The trend of crude oil prices mirrors the slightest of changes in geopolitics, apart from the steady course of economic news. In the simplest terms, crude oil prices will move up when something causes the demand to rise or the supply to fall.
In the past six months, crude oil prices have steadily risen from the lows of December 2018 — from $50.1 per barrel on December 28 to $74.7 a barrel on May 16 — primarily because of oil production cuts by the Organization of Petroleum Exporting Countries (OPEC), a group of 14 including Saudi Arabia, Venezuela and the United Arab Emirates. It controls roughly 40% of the world’s overall oil supply and its exports account for 60% of all petroleum traded globally — as such, its decisions to cut or expand production have a huge impact on global oil prices.
However, since mid-May, and especially over the past few weeks, oil prices have seen renewed fluctuations (see chart below). The fluctuations reflect the ups and downs in the factors determining crude oil prices. Here are three key factors likely to affect the movement of crude oil prices.
The new Iran Deal
In Vienna on Sunday, officials from Britain, France, Russia, Germany and China met their Iranian counterparts in an emergency meeting hoping to defuse rising geopolitical tensions in West Asia and to salvage the so-called Joint Comprehensive Plan of Action (JCPOA). The JCPOA is better known as the Iran nuclear deal and the US unilaterally pulled out of it in 2018. Since then tensions have escalated between the US and Iran, even as the other countries involved have been trying to avoid the deal from becoming defunct. Over the past few weeks: the US has threatened to launch airstrikes after Iran shot down US drones; the International Atomic Energy Agency has alerted that Iran has breached its side of the bargain by stockpiling more low-enriched uranium (which is used to make nuclear bombs) than it was allowed to in the nuclear deal; and Iran and the United Kingdom have impounded each other’s oil tankers.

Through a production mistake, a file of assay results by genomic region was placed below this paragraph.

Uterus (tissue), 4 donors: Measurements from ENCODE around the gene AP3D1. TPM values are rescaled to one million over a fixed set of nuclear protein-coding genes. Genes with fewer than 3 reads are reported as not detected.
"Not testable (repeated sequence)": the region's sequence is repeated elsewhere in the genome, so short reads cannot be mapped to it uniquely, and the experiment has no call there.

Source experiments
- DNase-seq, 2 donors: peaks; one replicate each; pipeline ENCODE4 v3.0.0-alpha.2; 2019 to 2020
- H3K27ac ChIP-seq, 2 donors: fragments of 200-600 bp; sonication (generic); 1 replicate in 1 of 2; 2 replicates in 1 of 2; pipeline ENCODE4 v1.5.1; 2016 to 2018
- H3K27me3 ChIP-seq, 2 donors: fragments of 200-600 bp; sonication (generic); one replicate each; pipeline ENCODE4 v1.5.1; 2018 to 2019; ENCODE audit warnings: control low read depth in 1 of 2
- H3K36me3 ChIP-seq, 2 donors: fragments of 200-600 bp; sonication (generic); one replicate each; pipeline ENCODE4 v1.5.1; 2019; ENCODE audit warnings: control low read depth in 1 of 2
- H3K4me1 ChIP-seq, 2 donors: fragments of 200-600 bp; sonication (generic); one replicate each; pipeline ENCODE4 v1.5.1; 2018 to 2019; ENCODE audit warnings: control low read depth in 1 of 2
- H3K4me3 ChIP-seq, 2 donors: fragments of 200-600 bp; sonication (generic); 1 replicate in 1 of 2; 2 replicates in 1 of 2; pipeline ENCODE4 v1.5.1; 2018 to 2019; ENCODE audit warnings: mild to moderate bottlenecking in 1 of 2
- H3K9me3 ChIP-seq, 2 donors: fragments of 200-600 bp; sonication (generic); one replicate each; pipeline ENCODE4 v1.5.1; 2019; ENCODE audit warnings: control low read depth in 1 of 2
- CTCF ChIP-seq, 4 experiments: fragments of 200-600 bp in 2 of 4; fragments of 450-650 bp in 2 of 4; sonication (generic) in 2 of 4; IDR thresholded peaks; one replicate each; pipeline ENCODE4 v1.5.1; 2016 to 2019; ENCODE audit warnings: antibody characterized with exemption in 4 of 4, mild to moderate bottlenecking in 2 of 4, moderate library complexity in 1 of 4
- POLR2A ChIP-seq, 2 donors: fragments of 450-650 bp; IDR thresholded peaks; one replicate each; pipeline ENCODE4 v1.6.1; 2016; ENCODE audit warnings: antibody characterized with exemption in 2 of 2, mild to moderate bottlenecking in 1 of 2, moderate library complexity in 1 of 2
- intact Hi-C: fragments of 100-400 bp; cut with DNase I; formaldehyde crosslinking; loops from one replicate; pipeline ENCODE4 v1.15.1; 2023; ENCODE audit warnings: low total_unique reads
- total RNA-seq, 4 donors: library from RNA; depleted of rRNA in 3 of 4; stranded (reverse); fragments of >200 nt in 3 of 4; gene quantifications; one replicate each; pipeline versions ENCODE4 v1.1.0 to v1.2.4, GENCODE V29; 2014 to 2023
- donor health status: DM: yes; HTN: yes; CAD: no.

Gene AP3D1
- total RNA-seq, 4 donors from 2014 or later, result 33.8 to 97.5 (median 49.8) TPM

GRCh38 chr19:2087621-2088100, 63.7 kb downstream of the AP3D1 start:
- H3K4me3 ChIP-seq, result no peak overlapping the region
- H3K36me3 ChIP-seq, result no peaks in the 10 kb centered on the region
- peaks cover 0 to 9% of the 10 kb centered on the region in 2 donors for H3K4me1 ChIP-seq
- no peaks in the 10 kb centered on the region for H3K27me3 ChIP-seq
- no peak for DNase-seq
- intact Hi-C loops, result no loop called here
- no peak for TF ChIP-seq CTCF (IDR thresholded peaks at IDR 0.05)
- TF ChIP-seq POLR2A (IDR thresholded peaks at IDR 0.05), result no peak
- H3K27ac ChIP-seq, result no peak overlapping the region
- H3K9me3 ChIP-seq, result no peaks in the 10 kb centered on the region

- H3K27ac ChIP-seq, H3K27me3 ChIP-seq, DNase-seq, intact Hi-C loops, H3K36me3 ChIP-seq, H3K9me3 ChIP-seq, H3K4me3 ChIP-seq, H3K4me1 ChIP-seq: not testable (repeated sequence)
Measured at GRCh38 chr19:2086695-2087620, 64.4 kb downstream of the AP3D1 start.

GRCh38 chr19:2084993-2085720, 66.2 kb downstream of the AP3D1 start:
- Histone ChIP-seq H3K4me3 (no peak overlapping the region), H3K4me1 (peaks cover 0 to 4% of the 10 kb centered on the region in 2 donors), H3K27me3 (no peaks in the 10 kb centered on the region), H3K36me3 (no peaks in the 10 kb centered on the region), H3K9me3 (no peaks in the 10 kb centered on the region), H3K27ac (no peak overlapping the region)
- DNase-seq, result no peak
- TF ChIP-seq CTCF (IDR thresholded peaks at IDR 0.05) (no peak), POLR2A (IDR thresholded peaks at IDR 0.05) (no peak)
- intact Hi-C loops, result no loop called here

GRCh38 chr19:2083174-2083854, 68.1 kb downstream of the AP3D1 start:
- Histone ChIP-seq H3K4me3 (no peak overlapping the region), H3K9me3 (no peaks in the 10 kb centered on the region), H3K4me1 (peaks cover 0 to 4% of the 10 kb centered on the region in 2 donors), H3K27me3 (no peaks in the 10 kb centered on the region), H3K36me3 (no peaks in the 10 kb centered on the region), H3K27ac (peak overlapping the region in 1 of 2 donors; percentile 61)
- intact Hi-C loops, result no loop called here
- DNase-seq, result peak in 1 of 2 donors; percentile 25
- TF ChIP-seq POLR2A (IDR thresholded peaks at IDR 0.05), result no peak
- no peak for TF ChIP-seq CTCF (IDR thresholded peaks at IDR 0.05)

After the first meeting in Vienna, Iran’s Deputy Foreign Minister Abbas Araghchi said: “The atmosphere was constructive. Discussions were good. I cannot say that we resolved everything, I can say there are lots of commitments”. This signalled that supply disruptions may not happen and, as a result, oil prices cooled off.
The second big factor is the trade impasse between the US and China. Talks between the two biggest economies restarted in Shanghai Monday. The key worry is that if the tussle carries on between the two economies, it will further slow down global growth (and hence oil demand). The initial response from the talks is pessimistic and as such, here, too, the result has been that oil prices came down a bit, but only after they had first gone up in hope.
Federal Reserve rate cut
The third big factor is the decision of the US Federal Reserve later in the week. The Fed, as it is often called, is widely expected to cut interest rates for the first time since the 2008 financial crisis. The link between a cut in interest rates and oil prices is not clear. However, if the rate cut leads to higher demand, chances are oil prices will move up.